A path back

I’ve heard people talk of the cost of the benefits system — with the implication that the state should act to minimise what it is paying out.

In a speech to the Conservative Party Conference in 1981, in the wake of riots in Handsworth and Brixton Norman Tebbit infamously said “I grew up in the 30s with an unemployed father. He didn’t riot; he got on his bike and looked for work and he kept looking ’til he found it.”. Which is fine if someone is able to get on their bike and find something. But what if they are gradually ground down by trying?

Experiences of severe poverty do lasting harm to people. They make it much harder to be optimistic, much harder to find ways of earning. An acute awareness of the downside if things go wrong make people reluctant to take risks. At the best of times that is bad, but we now live with rapid change. Many people need to change careers more than once: the wounds of poverty make it much harder for people to take the risk of leaving something that seems secure (for now) to train for something else. Yet that is what the country and the economy needs.

There’s some evidence from neuroscience of hardships having an impact on our brains. That backs up what gets phrased in more abstract terms in the psychoanalytic literature around trauma. We might treat some of this differently if we could talk openly about being injured.

We should be thinking of ways back for people in difficult circumstances, not ways to judge them.

… and the brutality of Braverman’s audience

What worries me is that labelling homeless a “lifestyle choice” absolves everyone else of responsibility. The person who has enough financial security to mean they have no real concept of how someone could become homeless can go on having no awareness. The person who has a niggling fear at the back of their mind gets an incentive to ignore the fear. Both can sleep easier in their beds because they have found a way to silence their fears. Maybe brutal policies towards “other people” who are less fortunate is important for helping them sleep.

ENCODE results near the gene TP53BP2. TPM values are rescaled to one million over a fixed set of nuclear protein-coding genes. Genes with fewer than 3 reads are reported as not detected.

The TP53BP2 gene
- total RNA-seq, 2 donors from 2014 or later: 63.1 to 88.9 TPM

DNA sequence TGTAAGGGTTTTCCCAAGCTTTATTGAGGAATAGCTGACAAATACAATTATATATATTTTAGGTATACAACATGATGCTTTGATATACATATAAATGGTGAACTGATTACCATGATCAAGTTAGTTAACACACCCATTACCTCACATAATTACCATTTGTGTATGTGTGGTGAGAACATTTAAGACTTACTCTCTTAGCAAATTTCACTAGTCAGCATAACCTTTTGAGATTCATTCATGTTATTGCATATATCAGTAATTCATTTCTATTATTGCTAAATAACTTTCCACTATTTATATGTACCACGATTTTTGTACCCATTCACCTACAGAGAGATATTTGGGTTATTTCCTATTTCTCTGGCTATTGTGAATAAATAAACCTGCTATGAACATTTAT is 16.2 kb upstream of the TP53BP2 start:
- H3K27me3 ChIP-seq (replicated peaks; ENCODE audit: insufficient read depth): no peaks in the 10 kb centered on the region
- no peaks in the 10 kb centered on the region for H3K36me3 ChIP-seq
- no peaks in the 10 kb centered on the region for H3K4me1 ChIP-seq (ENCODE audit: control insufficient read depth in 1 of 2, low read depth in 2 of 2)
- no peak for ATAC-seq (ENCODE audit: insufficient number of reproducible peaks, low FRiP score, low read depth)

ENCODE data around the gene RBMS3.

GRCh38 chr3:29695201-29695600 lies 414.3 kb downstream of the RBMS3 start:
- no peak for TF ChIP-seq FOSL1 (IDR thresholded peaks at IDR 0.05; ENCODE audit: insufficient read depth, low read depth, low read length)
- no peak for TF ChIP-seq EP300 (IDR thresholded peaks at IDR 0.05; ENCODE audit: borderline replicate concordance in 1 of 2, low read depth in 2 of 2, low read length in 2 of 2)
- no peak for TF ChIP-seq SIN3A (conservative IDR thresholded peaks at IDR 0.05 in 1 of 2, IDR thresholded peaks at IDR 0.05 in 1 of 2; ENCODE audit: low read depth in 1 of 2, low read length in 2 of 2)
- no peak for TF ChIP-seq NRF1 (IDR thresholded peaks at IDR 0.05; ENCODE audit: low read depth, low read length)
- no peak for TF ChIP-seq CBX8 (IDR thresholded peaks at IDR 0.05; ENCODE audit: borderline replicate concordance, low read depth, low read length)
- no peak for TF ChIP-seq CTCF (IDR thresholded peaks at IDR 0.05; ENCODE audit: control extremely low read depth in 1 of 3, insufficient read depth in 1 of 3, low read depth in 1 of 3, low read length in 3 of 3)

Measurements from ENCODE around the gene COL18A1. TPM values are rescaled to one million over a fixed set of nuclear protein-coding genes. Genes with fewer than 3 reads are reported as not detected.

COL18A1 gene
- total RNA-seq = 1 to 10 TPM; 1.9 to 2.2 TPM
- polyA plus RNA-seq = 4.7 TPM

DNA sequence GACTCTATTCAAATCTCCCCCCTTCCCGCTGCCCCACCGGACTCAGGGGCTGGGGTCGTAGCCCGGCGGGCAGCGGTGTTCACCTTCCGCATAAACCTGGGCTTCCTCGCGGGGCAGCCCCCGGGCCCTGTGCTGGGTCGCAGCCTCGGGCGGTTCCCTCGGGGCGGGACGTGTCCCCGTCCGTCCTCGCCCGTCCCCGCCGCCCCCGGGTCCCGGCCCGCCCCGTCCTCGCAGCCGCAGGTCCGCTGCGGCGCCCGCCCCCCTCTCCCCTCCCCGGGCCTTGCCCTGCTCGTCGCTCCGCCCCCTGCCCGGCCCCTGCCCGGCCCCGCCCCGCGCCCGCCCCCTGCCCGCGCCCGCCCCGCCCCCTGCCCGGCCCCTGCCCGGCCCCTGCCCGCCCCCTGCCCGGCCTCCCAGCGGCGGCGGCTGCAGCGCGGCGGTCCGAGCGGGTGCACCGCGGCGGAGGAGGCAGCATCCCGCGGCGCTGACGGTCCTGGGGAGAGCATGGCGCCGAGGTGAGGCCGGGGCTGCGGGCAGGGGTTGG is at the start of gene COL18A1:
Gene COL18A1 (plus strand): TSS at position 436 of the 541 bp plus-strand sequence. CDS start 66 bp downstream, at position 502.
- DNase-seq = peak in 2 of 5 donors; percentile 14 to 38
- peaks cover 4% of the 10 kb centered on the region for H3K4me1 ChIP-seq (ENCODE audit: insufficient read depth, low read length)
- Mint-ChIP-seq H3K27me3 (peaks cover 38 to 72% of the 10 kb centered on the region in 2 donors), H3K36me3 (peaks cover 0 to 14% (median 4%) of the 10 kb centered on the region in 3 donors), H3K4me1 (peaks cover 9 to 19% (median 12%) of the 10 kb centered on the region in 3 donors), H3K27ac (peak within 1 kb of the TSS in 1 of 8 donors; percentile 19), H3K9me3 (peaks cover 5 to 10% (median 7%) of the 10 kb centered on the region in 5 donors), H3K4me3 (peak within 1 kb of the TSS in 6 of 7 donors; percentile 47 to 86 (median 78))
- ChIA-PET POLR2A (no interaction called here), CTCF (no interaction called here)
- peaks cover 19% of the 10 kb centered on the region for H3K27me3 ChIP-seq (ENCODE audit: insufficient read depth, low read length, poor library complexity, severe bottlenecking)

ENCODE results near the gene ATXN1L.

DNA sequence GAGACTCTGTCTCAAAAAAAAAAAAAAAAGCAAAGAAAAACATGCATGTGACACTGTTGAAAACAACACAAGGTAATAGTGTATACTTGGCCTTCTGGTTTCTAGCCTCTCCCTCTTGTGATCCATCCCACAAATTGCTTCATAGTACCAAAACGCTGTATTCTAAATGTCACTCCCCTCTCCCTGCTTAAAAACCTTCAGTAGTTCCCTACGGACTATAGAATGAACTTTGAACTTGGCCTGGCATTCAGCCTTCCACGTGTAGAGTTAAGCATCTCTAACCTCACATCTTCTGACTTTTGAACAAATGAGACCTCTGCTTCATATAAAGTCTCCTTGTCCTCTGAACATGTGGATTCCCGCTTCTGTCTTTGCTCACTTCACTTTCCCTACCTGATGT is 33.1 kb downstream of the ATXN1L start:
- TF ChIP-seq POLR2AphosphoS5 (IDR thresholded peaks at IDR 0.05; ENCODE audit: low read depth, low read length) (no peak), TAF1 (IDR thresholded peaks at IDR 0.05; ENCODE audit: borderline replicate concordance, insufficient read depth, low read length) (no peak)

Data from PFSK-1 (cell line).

Her evident distaste for “weak policies [that] have led to an explosion of crime, drug taking, and squalor” in the US gives perfect cover for a brutal attack on those who’ve fallen through the system.

There’s been speculation that Braverman is eyeing an attempt to become Tory leader. Her words horrified many people, but but perhaps not the members of her own party who would be voting in a leadership election. She’d be appealing to many of those who voted for Liz Truss.

These are people who can be loud, but are also afraid, trying to drown out the voice that says that changes in the world are making life more precarious for all of us. A wise leader would help people address those changes. Donald Trump gives a chilling example of how someone bent on power can get it by doing the opposite…

An alternative

I remember a conversation with a Liberal Democrat peer who spoke of a long conversation with someone begging on The Embankment. His question “What would make a difference to your life” opened a long and productive conversation. That’s an approach that might actually help homeless people. It’s also a good approach to government…


Suella Braverman’s time as Home Secretary came to an end in the reshuffle on 13 November 2023. For an instant it might have been possible to imagine that things had changed, but Andrea Jenkyn’s letter of no confidence later that day, and Braverman’s letter to the Prime Minister the next day both read like a declaration of war. Braverman may not have spoken for all Conservative MPs when she made these remarks, but they resonated with enough of her party to be alarming.